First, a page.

COO insights

Latest findings from PwC’s Pulse Survey

Post-pandemic model for manufacturing starting to take shape for US COOs

The single-location model for manufacturing is losing its hold on US operations leaders responsible for supply chains. Instead, as executives take in all of the lessons learned throughout the pandemic and trade policy shifts, different ideas about the optimal footprint for manufacturing are taking shape, findings from PwC’s survey of chief operating officers (COOs) show. Their outlooks for manufacturing models indicate:

  • Globalization is not in retreat, but it’s in flux. COOs expect their strategies to shift toward diversifying manufacturing footprints by location. For some, this will be done by bringing the almost-finished product closest to the local market where it can be customized for local demand and drive revenue. In 3-5 years, 25% of COOs anticipate this “made-in-country” driven strategy to be in place for their company (vs. 18% currently).
  • COOs are trying to balance being customer-centric and trade policy-wise with maintaining economies of scale that they expect from a global hub. This puts pressure on regional or local-for-local manufacturing models, where all production takes place in a region or a country specifically for that market. Though 24% describe their manufacturing strategy as “regional,” only 15% anticipate holding such a strategy 3-5 years in the future.
  • Outsourcing is primed to play a more important role in supply chain strategies. In the near term, COOs are looking for ways to respond to demands for lower production costs. In the long run, more outsourcing in manufacturing would show a rising tolerance for standardization within products (or SKUs), a trend that would support models more reliant on a global hub and final-stage service centers.


How COOs see manufacturing strategies evolving


Current
Expected in 3-5 years

Global
%
%
Tariff-driven
%
%
"Made-in-country"-driven
%
%
Regional
%
%
Local-for-local
%
%

Q: Which of the following statements best describes your current manufacturing strategy? (Select all that apply.)
Q: Which of the following best reflects what you expect your manufacturing strategy will be in three to five years? (Select one.)
Tariff-driven (2+ locations serve all our markets with late-stage assembly elsewhere due to favorable trade preferences)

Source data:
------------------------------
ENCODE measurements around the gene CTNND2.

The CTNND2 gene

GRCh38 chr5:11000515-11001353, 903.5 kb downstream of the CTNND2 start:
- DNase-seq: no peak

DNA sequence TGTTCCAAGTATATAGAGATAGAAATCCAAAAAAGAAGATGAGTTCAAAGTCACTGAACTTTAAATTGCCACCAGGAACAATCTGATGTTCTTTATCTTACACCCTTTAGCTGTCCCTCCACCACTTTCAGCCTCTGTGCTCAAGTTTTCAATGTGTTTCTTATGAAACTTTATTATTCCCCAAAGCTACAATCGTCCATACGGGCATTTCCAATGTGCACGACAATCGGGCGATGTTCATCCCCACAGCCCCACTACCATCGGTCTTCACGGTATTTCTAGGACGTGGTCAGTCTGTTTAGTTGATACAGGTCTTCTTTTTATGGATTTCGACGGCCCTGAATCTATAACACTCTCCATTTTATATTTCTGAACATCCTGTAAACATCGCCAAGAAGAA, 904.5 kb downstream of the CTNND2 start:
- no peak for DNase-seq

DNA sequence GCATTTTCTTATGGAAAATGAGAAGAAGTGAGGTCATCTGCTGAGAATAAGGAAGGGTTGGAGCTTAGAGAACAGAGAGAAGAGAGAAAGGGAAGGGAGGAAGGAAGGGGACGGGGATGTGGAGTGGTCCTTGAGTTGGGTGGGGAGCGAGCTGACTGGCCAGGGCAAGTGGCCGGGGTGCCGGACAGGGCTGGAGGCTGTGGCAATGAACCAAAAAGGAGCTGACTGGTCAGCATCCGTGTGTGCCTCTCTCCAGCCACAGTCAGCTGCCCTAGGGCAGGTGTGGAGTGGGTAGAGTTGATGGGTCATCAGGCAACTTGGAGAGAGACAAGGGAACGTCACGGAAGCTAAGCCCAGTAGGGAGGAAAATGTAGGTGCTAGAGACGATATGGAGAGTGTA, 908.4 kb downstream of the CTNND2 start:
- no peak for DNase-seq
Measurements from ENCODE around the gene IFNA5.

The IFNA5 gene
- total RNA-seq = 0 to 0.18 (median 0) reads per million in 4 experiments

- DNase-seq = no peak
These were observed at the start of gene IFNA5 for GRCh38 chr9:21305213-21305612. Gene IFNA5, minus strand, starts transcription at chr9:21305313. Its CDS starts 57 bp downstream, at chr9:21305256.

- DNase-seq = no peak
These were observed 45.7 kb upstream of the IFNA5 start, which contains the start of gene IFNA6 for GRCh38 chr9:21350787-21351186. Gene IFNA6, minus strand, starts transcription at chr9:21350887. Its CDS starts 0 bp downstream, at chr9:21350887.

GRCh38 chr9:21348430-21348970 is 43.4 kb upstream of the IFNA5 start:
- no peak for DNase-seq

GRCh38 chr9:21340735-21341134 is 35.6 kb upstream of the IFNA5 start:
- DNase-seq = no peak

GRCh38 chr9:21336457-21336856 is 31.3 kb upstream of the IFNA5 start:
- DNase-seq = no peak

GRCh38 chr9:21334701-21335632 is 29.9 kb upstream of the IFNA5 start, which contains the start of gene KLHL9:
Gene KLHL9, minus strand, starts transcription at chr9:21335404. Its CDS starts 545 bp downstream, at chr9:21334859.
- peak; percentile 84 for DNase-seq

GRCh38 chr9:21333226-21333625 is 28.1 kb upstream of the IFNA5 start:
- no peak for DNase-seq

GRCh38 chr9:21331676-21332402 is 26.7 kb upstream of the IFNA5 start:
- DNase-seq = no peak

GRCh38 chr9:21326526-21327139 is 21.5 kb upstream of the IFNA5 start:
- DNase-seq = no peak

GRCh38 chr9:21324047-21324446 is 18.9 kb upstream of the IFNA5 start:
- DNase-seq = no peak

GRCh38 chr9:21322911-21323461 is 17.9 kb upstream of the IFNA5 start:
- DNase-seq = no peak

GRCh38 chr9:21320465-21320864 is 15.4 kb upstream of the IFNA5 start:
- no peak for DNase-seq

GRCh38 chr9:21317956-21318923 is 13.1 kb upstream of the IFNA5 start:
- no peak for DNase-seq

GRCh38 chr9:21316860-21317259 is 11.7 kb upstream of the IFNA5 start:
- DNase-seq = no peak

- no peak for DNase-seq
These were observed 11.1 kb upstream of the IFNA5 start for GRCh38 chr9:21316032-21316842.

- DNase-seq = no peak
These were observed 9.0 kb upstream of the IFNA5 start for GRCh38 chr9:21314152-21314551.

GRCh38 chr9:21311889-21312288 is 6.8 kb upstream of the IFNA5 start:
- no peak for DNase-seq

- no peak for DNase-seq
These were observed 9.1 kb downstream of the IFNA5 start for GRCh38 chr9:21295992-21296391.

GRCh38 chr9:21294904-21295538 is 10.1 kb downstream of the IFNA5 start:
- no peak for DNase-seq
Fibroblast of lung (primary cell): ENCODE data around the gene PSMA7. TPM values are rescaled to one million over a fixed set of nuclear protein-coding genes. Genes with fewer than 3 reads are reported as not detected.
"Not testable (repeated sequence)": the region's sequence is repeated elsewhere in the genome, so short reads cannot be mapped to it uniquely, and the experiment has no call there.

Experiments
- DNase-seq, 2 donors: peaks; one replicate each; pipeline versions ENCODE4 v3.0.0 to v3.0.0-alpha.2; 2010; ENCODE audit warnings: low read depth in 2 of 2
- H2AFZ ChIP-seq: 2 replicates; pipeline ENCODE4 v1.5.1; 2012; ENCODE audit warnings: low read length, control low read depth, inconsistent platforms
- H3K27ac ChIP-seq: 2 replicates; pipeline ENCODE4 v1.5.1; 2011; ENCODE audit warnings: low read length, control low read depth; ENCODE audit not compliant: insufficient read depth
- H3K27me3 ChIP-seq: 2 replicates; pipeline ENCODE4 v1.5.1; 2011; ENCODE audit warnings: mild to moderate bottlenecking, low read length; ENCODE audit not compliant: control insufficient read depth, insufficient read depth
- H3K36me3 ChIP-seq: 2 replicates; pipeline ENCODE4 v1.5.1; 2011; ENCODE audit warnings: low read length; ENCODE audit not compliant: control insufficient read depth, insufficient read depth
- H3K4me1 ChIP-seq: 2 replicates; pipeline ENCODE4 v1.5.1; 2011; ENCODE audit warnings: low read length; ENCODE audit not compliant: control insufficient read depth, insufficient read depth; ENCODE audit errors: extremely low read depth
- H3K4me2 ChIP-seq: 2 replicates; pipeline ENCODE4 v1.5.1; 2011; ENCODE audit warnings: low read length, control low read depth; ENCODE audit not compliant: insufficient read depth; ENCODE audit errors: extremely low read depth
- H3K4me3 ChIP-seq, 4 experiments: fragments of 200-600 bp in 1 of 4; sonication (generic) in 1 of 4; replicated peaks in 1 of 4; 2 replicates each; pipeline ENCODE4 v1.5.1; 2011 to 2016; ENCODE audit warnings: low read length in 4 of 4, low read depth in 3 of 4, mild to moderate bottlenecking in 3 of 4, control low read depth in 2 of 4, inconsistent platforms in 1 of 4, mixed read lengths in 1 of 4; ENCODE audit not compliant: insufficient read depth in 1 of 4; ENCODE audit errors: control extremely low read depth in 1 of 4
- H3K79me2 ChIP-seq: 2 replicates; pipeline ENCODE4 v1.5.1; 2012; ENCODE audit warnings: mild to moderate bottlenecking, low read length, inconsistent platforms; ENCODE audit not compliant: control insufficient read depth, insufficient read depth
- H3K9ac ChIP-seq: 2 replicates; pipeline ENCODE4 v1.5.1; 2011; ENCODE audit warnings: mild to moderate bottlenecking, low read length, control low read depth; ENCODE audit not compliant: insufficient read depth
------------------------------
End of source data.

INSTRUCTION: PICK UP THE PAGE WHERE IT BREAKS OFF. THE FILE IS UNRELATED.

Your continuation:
"Made-in-country"-driven (2+ locations serve all our markets with late-stage assembly elsewhere to meet local content requirements)
Regional (locations serve markets within a region)
Local-for-local (locatations in country to serve that market)

Source: PwC US Pulse Survey
October 6, 2020: COO base of 60

Top findings

Sixty operations leaders from Fortune 1000 and private companies, along with other C-suite executives, weighed in on policy-related issues in our latest PwC US Pulse Survey, fielded September 30, 2020 to October 6, 2020. Find these insights in our Road to Election 2020 report. In the ongoing survey, COOs also shared their perspectives on other top-of-mind issues, including strategies for supply chains.


COOs see need for more changes in supply chain to improve profitability

The C-suite continues to look toward operations leaders to find ways to help contain costs and preserve cash for the organization. Most COOs (80%) say it’s important to make additional changes to supply chains over the next 12-24 months in order to improve profitability, with 40% saying this is “very important” to the company. 

In all likelihood, these outlooks signal fresh rounds of cost actions related to procurement and/or production in the near term. This isn’t surprising, with 28% of CFOs PwC surveyed expecting revenue or profits to increase over the next 12 months. Responses could range from shuttering capacity to looking for ways to improve performance of existing assets to outsourcing. Here are two additional actions that some COOs are taking to help lower supply chain costs: